When the term “antibody” is used herein, all the above types of antibodies and fragments are included therein.
The use of light and porphyrins in cancer therapy has been reviewed by van den Bergh (Chemistry in Britain, May 1986, Vol. 22, pp. 430-437), which is incorporated herein in its entirety reference, and includes reference to the use of monoclonal antibodies conjugated with a photosensitizer for transporting the latter to the tumor. This has been suggested earlier by Oseroff in Photochem. Photobiol. 41:35S, 1985; Mew et al., Cancer Res. 45:4380, 1985; Hasan et al., Immunity to Cancer, II, pp. 471-477, 1989 [Alan R. Liss, Inc. publishers]; and Pelegrin et al., Cancer 67:2529, 1991 [all incorporated herein by reference], which involved tissue culture or animal studies of fluorescent dyes attached to antitumor antibodies.
Radiolabeled antibodies to markers characteristic of hypoplastic, absent, displaced or ectopic tissues or organs are a new kind of agent. They are an example of an immunologic, organ-specific imaging agent which can be used to ascertain the location and shape of a specific organ and reveal possible abnormalities therein. Such agents are useful for imaging organs such as, e.g., liver, spleen, pancreas, and the like, and many antibodies which specifically bind to tissues of these organs are known and/or under current investigation and development.
Among the radioisotopes used, gamma-emitters, positron-emitters, x-ray emitters and fluorescence-emitters are suitable for localization and/or therapy, while beta-emitters and alpha-emitters may also be used for therapy. Suitable radioisotopes for the methods of the present invention include: Astatine-211, Iodine-123, Iodine-125, Iodine-126, Iodine-131, Iodine-133, Bismuth-212, Bromine-77, Indium-111, Indium-113m, Gallium-67, Gallium-68, Ruthenium-95, Ruthenium-97, Ruthenium-103, Ruthenium-105, Mercury-107, Mercury-203, Rhenium-186, Rhenium-188, Tellurium-121m, Tellurium-122m, Tellurium-125m, Thulium-165, Thulium-167, Thulium-168, Technetium-99m, Fluorine-18, Silver-111, Platinum-197, Palladium-109, Copper-67, Phosphorus-32, Phosphorus-33, Yttrium-90, Scandium-47, Samarium-153, Lutetium-177, Rhodium-105, Praseodymium-142, Praseodymium-143, Terbium-161, Holmium-166, Gold-199, Cobalt-57, Cobalt-58, Chromium-51, Iron-59, Selenium-75, Thallium-201, and Ytterbium-169. Preferably the radioisotope will emit in the 10-5,000 kev range, more preferably 50-1,500 kev, most preferably 50-500 kev.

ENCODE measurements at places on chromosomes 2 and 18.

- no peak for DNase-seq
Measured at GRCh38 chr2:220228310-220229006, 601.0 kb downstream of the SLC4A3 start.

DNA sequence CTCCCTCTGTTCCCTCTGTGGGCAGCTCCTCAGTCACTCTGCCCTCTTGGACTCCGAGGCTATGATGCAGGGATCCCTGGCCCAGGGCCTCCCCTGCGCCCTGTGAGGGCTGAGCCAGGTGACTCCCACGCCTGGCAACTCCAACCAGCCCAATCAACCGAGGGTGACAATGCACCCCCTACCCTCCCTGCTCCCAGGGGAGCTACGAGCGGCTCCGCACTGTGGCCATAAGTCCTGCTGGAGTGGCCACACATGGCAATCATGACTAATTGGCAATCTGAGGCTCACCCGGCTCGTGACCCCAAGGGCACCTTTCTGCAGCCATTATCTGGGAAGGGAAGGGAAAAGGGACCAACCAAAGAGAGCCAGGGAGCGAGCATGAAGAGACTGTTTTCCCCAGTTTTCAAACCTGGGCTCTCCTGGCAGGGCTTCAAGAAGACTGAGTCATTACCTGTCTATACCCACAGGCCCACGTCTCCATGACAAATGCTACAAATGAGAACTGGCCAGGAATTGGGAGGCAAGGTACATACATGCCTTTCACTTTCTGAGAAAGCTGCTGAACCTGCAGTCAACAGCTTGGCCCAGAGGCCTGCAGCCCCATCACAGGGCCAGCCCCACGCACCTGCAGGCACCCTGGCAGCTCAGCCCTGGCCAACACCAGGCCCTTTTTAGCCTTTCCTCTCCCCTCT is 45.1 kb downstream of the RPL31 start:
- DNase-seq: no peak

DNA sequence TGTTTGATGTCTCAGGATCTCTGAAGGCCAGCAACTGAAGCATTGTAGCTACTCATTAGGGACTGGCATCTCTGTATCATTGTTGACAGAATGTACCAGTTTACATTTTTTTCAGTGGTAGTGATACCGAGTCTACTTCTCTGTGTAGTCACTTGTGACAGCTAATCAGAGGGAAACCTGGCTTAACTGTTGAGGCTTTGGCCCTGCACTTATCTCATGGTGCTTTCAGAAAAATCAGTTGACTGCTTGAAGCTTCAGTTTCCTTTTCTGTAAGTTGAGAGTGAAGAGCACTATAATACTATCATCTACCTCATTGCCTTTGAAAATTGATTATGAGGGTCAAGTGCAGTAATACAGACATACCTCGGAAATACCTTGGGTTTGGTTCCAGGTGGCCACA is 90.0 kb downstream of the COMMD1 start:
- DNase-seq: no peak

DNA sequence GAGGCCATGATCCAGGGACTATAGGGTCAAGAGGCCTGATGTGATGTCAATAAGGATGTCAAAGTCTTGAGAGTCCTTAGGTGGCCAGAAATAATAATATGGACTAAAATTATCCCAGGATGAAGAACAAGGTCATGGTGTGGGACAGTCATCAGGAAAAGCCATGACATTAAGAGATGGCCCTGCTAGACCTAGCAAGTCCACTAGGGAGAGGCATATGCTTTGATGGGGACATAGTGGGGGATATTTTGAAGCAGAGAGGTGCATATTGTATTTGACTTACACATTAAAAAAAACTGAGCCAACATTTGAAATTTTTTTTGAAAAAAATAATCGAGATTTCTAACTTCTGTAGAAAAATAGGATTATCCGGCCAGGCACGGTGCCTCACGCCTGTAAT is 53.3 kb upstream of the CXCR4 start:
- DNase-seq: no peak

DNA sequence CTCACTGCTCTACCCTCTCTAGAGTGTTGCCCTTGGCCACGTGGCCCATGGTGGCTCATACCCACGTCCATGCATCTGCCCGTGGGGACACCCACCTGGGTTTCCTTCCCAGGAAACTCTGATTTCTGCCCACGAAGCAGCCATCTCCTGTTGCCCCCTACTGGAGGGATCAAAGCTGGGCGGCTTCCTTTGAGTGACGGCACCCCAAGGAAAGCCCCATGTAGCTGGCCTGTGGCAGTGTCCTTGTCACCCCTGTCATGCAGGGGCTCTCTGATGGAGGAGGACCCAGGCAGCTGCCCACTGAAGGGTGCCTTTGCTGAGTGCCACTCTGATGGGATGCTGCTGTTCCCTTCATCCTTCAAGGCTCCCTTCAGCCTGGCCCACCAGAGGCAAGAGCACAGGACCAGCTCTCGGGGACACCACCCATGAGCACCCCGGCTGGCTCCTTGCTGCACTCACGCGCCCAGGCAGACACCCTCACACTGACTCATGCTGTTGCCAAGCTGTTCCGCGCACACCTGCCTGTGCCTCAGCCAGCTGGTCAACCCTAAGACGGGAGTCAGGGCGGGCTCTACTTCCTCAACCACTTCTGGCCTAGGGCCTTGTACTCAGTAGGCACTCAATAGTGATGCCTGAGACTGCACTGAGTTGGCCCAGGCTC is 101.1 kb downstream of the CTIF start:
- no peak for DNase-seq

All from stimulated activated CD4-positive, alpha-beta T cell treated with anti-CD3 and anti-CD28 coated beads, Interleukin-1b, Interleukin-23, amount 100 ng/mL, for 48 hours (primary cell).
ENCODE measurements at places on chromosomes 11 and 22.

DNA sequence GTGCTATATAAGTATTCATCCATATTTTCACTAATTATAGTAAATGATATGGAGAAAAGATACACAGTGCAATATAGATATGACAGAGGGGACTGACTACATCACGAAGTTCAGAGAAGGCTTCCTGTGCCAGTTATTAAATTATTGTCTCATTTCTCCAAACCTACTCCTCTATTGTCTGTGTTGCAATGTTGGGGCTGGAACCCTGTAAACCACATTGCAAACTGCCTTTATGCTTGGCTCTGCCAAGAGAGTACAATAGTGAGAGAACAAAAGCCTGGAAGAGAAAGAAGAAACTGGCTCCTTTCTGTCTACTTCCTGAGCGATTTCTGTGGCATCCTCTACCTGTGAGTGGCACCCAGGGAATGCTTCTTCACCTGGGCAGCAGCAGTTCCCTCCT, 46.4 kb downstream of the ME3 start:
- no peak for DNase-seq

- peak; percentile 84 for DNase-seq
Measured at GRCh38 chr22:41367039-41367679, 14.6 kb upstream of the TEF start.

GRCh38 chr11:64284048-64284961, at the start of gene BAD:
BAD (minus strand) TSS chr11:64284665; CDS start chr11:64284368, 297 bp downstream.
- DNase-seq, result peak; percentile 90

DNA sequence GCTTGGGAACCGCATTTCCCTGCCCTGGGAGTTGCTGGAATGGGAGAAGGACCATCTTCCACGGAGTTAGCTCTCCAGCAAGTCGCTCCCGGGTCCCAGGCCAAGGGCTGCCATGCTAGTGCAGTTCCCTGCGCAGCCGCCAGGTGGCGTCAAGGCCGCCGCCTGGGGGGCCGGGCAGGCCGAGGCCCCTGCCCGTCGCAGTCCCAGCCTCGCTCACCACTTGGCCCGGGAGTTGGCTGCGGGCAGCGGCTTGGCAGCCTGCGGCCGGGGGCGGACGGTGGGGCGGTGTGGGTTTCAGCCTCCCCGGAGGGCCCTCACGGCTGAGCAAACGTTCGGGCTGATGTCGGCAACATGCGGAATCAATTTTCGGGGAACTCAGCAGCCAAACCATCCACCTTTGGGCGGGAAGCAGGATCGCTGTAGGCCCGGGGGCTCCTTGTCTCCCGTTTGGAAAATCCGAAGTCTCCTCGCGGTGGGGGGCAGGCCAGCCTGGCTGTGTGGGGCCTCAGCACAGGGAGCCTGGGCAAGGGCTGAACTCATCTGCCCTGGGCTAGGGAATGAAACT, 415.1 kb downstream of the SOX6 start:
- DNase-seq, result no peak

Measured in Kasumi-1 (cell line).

Isotopes preferred for diagnostic use include Iodine-123, Iodine-131, Indium-111, Gallium-67, Ruthenium-97, Technetium-99m, Copper-67, Cobalt-57, Cobalt-58, Chromium-51, Iron-59, Selenium-75, Thallium-201, and Ytterbium-169.
Isotopes preferred for therapeutic use include: Iodine-125, Iodine-131, Rhenium-186, Rhenium-188, Silver-111, Platinum-197, Palladium-109, Copper-67, Phosphorus-32, Phosphorus-33, Yttrium-90, Scandium-47, Samarium-153, Lutetium-177, Rhodium-105, Praseodymium-142, Praseodymium-143, Terbium-161, Holmium-166, and Gold-199.
Many drugs and toxins are known which have cytotoxic effects on cells. They are to be found in compendia of drugs and toxins, such as the Merck Index, Goodman and Gilman, and the like, and in the references cited above. Any such drug can be conjugated to or loaded onto the antibody by conventional means well know in the art, and illustrated by analogy to those described above.
The present invention also contemplates dyes used, for example, in photodynamic therapy, conjugated to the antibodies and fragments, and used in conjunction with appropriate nonionizing radiation.
Examples of known cytotoxic agents useful in the present invention are listed in Goodman et al., “The Pharmacological Basis of Therapeutics,” Sixth Edition, A. G. Gilman et al, eds./Macmillan Publishing Co. New York, 1980. These include taxol, nitrogen mustards, such as, mechlorethamine, cyclophosphamide, melphalan, uracil mustard and chlorambucil; ethylenimine derivatives, such as, thiotepa; alkyl sulfonates, such as, busulfan; nitrosoureas, such as, carmustine, lomustine, semustine and streptozocin; triazenes, such as, dacarbazine; folic acid analogs, such as, methotrexate; pyrimidine analogs, such as, fluorouracil, cytarabine and azaribine; purine analogs, such as, mercaptopurine and thioguanine; vinca alkaloids, such as, vinblastine and vincristine; antibiotics, such as, dactinomycin, daunorubicin, doxorubicin, bleomycin, mithramycin and mitomycin; enzymes, such as, L-asparaginase; platinum coordination complexes, such as, cisplatin; substituted urea, such as hydroxyurea; methyl hydrazine derivatives, such as, procarbazine; adrenocortical suppressants, such as, mitotane; hormones and antagonists, such as, adrenocortisteroids (prednisone), progestins (hydroxyprogesterone caproate, medroprogesterone acetate and megestrol acetate), estrogens (diethylstilbestrol and ethinyl estradiol), antiestrogens (tamoxifen), and androgens (testosterone propionate and fluoxymesterone).
The antibodies and fragments of the invention may be radiolabeled by a variety of methods known in the art. Many of these methods are disclosed in the above-referenced U.S. Patents and Patent Applications, and include direct radioiodination. See also, Rayudu, op. cit.; and Childs et al., J. Nuc. Med., 26, 293(1985). Any conventional method of radiolabeling which is suitable for labeling isotopes for in vivo use will be generally suitable for labeling imaging agents according to the present invention.